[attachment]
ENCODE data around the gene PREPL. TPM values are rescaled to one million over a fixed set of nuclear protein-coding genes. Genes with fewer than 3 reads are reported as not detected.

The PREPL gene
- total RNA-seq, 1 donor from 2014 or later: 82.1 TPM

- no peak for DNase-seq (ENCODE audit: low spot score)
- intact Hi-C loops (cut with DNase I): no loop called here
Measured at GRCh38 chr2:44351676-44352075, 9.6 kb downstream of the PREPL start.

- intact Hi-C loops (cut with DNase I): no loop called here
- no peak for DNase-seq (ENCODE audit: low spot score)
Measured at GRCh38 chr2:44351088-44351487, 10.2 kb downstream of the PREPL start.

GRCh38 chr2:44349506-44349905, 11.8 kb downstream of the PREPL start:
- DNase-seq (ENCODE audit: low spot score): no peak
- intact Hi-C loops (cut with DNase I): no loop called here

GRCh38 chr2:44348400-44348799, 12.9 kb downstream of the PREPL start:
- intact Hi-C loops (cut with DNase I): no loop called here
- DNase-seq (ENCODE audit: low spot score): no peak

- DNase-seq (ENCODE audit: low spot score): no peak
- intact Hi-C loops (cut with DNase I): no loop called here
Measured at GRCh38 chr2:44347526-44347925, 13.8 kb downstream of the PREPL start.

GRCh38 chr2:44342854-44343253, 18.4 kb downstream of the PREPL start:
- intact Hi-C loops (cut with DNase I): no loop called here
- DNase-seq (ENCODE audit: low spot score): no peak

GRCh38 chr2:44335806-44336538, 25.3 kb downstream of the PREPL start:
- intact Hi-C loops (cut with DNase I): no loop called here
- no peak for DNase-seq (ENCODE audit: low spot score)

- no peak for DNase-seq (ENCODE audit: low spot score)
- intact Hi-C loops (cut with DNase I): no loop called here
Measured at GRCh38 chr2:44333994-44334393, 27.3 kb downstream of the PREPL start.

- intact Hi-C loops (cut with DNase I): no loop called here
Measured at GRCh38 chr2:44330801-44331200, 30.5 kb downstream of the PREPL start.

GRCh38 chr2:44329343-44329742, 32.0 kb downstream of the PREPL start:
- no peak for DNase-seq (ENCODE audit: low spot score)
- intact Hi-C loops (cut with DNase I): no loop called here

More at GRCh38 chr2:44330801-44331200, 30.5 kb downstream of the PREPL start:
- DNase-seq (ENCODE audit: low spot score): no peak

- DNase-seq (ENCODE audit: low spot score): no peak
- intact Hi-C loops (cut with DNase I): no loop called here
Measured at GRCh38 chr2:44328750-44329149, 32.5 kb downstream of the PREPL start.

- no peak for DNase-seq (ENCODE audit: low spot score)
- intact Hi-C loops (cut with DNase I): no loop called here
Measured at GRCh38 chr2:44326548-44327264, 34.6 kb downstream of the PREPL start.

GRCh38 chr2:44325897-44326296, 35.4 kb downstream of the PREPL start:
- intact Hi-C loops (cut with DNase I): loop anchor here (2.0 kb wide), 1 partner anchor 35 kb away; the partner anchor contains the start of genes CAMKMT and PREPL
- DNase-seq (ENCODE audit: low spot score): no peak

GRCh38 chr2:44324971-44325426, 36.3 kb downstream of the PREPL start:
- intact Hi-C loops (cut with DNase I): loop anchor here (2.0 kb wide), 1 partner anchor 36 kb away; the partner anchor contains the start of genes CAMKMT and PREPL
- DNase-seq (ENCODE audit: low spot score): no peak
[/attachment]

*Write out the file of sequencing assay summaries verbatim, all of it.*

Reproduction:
ENCODE data around the gene PREPL. TPM values are rescaled to one million over a fixed set of nuclear protein-coding genes. Genes with fewer than 3 reads are reported as not detected.

The PREPL gene
- total RNA-seq, 1 donor from 2014 or later: 82.1 TPM

- no peak for DNase-seq (ENCODE audit: low spot score)
- intact Hi-C loops (cut with DNase I): no loop called here
Measured at GRCh38 chr2:44351676-44352075, 9.6 kb downstream of the PREPL start.

- intact Hi-C loops (cut with DNase I): no loop called here
- no peak for DNase-seq (ENCODE audit: low spot score)
Measured at GRCh38 chr2:44351088-44351487, 10.2 kb downstream of the PREPL start.

GRCh38 chr2:44349506-44349905, 11.8 kb downstream of the PREPL start:
- DNase-seq (ENCODE audit: low spot score): no peak
- intact Hi-C loops (cut with DNase I): no loop called here

GRCh38 chr2:44348400-44348799, 12.9 kb downstream of the PREPL start:
- intact Hi-C loops (cut with DNase I): no loop called here
- DNase-seq (ENCODE audit: low spot score): no peak

- DNase-seq (ENCODE audit: low spot score): no peak
- intact Hi-C loops (cut with DNase I): no loop called here
Measured at GRCh38 chr2:44347526-44347925, 13.8 kb downstream of the PREPL start.

GRCh38 chr2:44342854-44343253, 18.4 kb downstream of the PREPL start:
- intact Hi-C loops (cut with DNase I): no loop called here
- DNase-seq (ENCODE audit: low spot score): no peak

GRCh38 chr2:44335806-44336538, 25.3 kb downstream of the PREPL start:
- intact Hi-C loops (cut with DNase I): no loop called here
- no peak for DNase-seq (ENCODE audit: low spot score)

- no peak for DNase-seq (ENCODE audit: low spot score)
- intact Hi-C loops (cut with DNase I): no loop called here
Measured at GRCh38 chr2:44333994-44334393, 27.3 kb downstream of the PREPL start.

- intact Hi-C loops (cut with DNase I): no loop called here
Measured at GRCh38 chr2:44330801-44331200, 30.5 kb downstream of the PREPL start.

GRCh38 chr2:44329343-44329742, 32.0 kb downstream of the PREPL start:
- no peak for DNase-seq (ENCODE audit: low spot score)
- intact Hi-C loops (cut with DNase I): no loop called here

More at GRCh38 chr2:44330801-44331200, 30.5 kb downstream of the PREPL start:
- DNase-seq (ENCODE audit: low spot score): no peak

- DNase-seq (ENCODE audit: low spot score): no peak
- intact Hi-C loops (cut with DNase I): no loop called here
Measured at GRCh38 chr2:44328750-44329149, 32.5 kb downstream of the PREPL start.

- no peak for DNase-seq (ENCODE audit: low spot score)
- intact Hi-C loops (cut with DNase I): no loop called here
Measured at GRCh38 chr2:44326548-44327264, 34.6 kb downstream of the PREPL start.

GRCh38 chr2:44325897-44326296, 35.4 kb downstream of the PREPL start:
- intact Hi-C loops (cut with DNase I): loop anchor here (2.0 kb wide), 1 partner anchor 35 kb away; the partner anchor contains the start of genes CAMKMT and PREPL
- DNase-seq (ENCODE audit: low spot score): no peak

GRCh38 chr2:44324971-44325426, 36.3 kb downstream of the PREPL start:
- intact Hi-C loops (cut with DNase I): loop anchor here (2.0 kb wide), 1 partner anchor 36 kb away; the partner anchor contains the start of genes CAMKMT and PREPL
- DNase-seq (ENCODE audit: low spot score): no peak